Once the C-4 form is completed, the form will be sent to your employer’s workers’ compensation insurance company and an adjuster will be assigned. Upon receiving the C-4 form the adjuster has 30 days to accept or deny the claim. Whether they accept or deny the claim, my office always appeals the initial claim acceptance letter (click here to find out why). If they send you a denial, you will need to appeal the Notice of Claim Denial within 70 days of the date on the letter. If they accept the claim, you can now begin receiving treatment and compensation benefits you deserve.

They accepted my claim, what benefits should I be receiving?

(more…)

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More Changes From The Division Of Industrial Relations Just In For 2020.


By Jason Weinstock on February 14, 2020
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More changes from the Division of Industrial Relations just in for 2020! The Division of Industrial Relations (DIR) is a division within the State of Nevada Department of Business and Industry, which is responsible for overseeing workers’ compensation in Nevada. The DIR has been rolling out changes ever since the end of the 2019 Legislative Session and will likely continue through 2020.

The most recent changes published by the DIR include changes to the C-1 form (Notice of Injury or Occupational Disease, the C-3 form (Employer’s Report of Industrial Injury or Occupational Disease), and the D-2 (Brief Description of Your Rights and Benefits if You Are Injured on the Job). DIR says the effective date of the new forms is January 24, 2020, despite their notice of the new forms not going out until February 11, 2020.

The C-1 form is a form that an injured worker completes with their employer, notifying their employer that they have suffered an injury or occupational disease. This form was last revised in 2005. The only change appears to be the inclusion of the phone number, website, and email for the Office of the Governor Consumer Health Assistance.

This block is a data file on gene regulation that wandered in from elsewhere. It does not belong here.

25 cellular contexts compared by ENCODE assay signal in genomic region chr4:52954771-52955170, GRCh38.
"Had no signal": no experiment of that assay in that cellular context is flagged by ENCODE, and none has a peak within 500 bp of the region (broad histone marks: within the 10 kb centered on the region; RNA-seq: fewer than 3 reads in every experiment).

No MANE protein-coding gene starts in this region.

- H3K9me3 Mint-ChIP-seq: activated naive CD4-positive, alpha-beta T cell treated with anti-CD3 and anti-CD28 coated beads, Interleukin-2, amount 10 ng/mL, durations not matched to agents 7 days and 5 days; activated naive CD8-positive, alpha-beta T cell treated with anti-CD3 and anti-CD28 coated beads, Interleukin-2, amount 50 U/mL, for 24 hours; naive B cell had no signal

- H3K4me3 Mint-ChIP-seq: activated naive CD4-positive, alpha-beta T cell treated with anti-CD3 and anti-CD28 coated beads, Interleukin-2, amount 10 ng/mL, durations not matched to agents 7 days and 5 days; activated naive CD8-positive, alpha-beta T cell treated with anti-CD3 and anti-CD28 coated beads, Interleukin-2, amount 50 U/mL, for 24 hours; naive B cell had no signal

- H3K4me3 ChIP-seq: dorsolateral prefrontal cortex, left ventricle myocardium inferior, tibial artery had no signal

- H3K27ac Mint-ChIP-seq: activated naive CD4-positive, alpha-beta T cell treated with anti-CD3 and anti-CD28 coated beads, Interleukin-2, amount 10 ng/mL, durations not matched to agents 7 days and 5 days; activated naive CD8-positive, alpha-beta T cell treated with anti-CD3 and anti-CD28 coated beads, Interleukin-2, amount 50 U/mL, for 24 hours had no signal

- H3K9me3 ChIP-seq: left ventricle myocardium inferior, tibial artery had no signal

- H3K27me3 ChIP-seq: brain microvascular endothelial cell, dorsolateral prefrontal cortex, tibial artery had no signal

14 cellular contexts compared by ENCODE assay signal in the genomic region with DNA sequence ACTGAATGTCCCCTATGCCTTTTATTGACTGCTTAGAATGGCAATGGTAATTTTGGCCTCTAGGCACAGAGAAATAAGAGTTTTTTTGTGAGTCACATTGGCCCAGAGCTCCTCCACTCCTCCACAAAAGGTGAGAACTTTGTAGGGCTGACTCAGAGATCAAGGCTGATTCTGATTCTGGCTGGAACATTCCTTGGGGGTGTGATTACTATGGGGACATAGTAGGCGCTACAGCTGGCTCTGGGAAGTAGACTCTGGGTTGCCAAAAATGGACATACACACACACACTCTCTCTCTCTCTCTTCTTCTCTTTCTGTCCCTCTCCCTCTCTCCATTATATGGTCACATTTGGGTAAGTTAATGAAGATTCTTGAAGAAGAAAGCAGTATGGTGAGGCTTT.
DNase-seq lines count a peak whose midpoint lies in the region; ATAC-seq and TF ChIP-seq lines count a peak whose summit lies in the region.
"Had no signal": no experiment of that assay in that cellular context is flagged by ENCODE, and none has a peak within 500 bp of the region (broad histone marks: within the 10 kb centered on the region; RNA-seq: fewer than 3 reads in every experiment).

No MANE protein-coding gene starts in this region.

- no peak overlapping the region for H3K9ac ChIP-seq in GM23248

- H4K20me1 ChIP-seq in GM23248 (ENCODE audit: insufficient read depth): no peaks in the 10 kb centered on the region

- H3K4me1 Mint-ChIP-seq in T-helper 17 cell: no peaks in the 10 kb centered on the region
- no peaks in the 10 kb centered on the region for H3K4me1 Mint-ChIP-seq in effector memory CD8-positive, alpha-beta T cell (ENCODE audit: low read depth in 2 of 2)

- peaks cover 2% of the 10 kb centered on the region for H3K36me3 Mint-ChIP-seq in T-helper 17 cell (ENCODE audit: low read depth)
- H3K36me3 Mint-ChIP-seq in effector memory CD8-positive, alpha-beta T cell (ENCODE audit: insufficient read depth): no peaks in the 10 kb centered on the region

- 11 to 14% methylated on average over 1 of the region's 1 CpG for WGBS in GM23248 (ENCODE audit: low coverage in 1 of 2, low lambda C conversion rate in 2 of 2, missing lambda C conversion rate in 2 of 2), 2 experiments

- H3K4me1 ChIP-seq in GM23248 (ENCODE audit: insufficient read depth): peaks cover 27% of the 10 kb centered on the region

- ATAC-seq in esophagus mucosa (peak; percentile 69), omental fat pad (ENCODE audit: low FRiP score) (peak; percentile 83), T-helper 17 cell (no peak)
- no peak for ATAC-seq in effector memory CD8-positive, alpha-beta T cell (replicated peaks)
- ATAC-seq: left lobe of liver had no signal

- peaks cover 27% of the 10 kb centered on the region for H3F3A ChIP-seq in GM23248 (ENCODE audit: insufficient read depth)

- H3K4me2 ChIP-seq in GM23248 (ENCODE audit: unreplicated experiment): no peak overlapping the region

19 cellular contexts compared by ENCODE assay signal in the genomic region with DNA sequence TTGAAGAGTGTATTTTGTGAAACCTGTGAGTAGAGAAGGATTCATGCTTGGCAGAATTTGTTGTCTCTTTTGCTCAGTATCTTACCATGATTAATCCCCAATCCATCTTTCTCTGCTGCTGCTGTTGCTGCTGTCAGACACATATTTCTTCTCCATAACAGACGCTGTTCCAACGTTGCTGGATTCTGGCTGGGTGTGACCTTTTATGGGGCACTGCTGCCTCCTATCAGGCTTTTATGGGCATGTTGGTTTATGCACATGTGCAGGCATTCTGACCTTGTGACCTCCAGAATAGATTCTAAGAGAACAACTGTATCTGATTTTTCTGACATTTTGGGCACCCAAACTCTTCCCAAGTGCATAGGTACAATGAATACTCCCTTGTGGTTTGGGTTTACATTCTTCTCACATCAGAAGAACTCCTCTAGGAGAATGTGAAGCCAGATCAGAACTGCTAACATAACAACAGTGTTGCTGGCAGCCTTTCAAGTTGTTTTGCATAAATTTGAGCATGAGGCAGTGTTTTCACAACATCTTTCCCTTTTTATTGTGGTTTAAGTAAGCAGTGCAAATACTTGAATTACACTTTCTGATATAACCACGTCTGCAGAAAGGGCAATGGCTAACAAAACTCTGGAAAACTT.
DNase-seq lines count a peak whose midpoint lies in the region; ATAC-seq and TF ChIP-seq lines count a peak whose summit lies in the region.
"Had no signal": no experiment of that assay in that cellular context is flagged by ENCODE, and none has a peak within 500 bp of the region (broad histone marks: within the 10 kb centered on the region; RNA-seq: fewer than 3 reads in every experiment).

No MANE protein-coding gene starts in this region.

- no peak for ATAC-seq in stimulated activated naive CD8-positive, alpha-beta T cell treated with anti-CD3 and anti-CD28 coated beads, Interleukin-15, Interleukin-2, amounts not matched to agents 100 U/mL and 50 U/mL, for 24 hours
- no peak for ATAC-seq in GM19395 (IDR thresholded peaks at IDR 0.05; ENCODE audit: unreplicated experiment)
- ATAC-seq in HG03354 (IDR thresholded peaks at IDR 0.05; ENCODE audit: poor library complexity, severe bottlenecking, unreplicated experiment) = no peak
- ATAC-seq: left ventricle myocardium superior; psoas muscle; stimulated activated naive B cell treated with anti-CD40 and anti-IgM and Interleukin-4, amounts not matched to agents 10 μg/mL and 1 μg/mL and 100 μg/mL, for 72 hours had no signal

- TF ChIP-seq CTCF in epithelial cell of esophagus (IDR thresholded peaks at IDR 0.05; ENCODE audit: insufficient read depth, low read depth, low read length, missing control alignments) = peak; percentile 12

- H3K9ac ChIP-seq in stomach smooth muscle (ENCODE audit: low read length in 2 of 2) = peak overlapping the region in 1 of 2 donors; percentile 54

The C-3 form is a form that the employer completes and returns to the workers’ compensation insurer to report the employee’s injury or occupational disease. This form was last revised in 2005, as well. The only change appears to be the website for the Office of the Governor Consumer Health Assistance.

The D-2 is a notice that is sent to injured employees by the workers’ compensation insurance company informing them of their rights and benefits pursuant to NRS 616C.050. The last revision to this form was in 2018. The only change appears to be the website for the Office of the Governor Consumer Health Assistance.

Although these changes are not significant nor will they effect how a claim made by an injured worker for workers’ compensation benefits will be handled, it is good to see any type of progress being made at the DIR. Keep an eye out for more changes from the Division of Industrial Relations in the future, which may impact workers’ compensation claims.